“If they stopped sanctioning me, I’d be fine,” Doug observes. He says that he is okay to go into the jobcentre by himself: “I can argue with these people all day.” That at least is good to hear, not least because he’ll have to.

After that, Doug thinks he’ll probably need to clear the diary to root around for food. Doug says he’s got 2 tins of beans, a bit of mince and, from the sounds of things, an ageing berg of frozen chicken cemented to the back wall of the freezer which I guess he could try and make last until close of play Friday (It’s Tuesday morning).

The DWP, of course, will tell Doug to go to a foodbank, doubtless firm in the belief that joining the rest of sanctioned Stockport in this week’s race to whichever local foodbanks still have food is an excellent way to work off covid. Ditto for a rugged gnaw on a rock-hard bollock of snowed-in chook. Where you and I see hardship, the DWP sees a chance for people to grow, or at least to improve their fitness. The bin lorry will be out and about dribbling crap tomorrow, so maybe Doug could enter the spirit and trot after that with a plate.

Another possible plan, of course, would be for Doug to die – bit final maybe, but certainly one way to steal back his own narrative. Looks like Doug might ahead of the game on that one, too – he pulls his shirt aside to show me the scar under which his pacemaker resides. Which, now that I think about it, is probably not something to flash around these days. If Doug does keel over, the Tories will have that pacemaker out of his chest in under 5 and hosed off for takers on Marketplace. Although – what am I thinking. If they know Doug’s poor and claiming benefits, and getting older, they probably won’t even wait til he keels.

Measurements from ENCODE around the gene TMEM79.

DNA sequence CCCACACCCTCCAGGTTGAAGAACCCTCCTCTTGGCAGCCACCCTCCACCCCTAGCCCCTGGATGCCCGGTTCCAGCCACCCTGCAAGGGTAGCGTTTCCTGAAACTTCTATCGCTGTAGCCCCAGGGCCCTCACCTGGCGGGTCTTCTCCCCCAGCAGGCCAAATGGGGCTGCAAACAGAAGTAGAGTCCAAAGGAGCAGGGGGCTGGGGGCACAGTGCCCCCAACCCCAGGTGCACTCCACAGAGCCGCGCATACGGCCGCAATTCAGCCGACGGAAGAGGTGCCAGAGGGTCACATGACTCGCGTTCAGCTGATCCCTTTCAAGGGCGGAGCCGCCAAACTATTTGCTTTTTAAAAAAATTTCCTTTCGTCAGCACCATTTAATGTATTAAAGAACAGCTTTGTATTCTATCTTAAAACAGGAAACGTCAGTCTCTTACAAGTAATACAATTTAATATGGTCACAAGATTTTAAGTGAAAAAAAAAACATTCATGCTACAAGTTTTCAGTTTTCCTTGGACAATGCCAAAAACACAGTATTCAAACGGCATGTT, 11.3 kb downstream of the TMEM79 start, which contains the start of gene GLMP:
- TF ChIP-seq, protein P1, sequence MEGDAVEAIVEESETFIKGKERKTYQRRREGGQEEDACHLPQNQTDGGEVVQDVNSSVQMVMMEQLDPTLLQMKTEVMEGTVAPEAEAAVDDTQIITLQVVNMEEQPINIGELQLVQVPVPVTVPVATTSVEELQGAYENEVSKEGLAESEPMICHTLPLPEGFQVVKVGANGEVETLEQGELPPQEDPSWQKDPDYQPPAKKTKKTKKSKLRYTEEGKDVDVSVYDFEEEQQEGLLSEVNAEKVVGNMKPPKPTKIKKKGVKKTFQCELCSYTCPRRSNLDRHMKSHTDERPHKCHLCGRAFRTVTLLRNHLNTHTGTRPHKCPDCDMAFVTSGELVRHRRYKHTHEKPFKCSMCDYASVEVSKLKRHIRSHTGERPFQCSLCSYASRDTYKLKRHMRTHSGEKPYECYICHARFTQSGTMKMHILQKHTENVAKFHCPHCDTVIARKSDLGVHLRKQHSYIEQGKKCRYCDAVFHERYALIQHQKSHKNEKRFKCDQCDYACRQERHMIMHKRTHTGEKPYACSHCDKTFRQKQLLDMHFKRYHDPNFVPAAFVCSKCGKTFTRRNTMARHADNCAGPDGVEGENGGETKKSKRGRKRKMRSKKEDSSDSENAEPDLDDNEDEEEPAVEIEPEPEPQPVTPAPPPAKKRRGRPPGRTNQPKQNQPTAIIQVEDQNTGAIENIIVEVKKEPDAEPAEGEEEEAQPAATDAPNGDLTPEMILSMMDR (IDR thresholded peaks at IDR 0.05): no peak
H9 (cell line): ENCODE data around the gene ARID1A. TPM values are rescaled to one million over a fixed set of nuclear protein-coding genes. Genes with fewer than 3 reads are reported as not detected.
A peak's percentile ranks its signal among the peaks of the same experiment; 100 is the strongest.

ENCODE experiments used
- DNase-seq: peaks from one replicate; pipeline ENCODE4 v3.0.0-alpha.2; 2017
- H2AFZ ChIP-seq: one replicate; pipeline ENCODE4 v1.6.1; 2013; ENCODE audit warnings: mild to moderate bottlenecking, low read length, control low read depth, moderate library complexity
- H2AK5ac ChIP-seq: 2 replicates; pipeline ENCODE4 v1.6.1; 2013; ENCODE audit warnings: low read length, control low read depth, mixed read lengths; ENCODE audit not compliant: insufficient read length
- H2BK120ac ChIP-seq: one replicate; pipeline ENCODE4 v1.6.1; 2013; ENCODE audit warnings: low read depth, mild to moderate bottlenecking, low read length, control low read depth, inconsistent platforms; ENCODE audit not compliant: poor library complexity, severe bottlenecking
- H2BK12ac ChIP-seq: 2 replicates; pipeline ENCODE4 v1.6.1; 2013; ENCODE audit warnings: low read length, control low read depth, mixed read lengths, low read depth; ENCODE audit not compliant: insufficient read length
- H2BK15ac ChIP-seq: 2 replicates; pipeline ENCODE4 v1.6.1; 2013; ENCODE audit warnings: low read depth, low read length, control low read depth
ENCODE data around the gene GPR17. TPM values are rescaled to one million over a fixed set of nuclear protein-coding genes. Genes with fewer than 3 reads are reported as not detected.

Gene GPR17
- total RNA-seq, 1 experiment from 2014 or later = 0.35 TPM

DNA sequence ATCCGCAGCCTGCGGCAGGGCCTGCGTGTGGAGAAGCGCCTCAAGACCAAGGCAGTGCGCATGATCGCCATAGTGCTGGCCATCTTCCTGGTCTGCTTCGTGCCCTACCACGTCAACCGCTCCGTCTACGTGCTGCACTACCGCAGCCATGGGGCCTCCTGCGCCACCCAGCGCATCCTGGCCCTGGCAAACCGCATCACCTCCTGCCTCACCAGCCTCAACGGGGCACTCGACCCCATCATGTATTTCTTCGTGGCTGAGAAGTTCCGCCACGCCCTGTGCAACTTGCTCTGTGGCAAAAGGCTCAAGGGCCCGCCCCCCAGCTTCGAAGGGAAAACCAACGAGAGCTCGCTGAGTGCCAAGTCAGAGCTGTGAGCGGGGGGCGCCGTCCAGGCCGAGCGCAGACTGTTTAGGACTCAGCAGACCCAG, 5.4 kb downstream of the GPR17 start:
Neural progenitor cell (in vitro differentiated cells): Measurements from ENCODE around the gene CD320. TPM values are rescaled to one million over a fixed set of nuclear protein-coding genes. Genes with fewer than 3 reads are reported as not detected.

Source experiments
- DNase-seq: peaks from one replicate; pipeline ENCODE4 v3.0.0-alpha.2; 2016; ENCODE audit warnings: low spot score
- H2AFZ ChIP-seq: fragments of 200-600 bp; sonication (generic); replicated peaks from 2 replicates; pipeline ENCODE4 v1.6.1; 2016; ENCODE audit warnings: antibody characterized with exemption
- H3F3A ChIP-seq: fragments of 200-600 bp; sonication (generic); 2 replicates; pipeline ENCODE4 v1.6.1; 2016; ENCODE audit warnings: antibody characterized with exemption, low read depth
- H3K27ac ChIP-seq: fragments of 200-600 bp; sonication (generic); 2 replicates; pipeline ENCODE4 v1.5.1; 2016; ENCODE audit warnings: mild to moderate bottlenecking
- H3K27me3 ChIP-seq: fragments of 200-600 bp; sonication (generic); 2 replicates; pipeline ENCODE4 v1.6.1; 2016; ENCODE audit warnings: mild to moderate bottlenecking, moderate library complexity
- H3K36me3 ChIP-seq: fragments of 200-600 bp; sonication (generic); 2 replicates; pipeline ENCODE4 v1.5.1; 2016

Austerity the sequel: how to rub out sick and disabled people who survived the first round

Another morning at Stockport jobcentre! – and straightaway, a reminder that energy companies have been trying to freeze some groups of people to death for a while – ie before this year, when energy companies decided to line up the rest of us.

I’m speaking to Chris, who is in her 50s. Chris has heart problems, diabetes and COPD. She has spent time in homeless hostels in the last few years.

Like many people at the jobcentre at the moment, somewhere in her mind, Chris lives on tenterhooks wondering who will finally rub her out: her energy company, or the DWP. Could be a dead heat, of course. They’re both putting a lot into it.

Chris’ energy company is currently hoovering money out of her paltry benefits for arrears repayments that she ran up when she had a place to live. Energy prices have long been out of Chris’s reach (I’ve written before about people in this situation) – upshot being that Chris is used to approaching winter in the crash position.

Which is exactly what she is doing now. “I’ve got no gas at the moment, because they’re taking £10 a week arrears off me, as well as it [prices] going up. So, I can’t afford gas.” Can’t say this bodes well for someone with a serious lung condition, but I can absolutely say that news of Chris’ situation will be music to Tory ears. This winter is their big chance to finish off a few of the poverty-stricken sick and disabled people who’ve somehow managed to cling on through Austerity One. Infamous leaky bumzit Jeremy Hunt knows perfectly well that these people are not going to survive Austerity Two and energy price rises, even if they’d really like to. But there we go. Such is austerity in the Tory mind. What’s a few more bodies on the pile.

For now, we can all surely agree that Chris and everyone at her end of late-capitalism’s great washout starts the new price cap era absolute miles behind. After that, I guess it’s just a matter of how long her lungs last.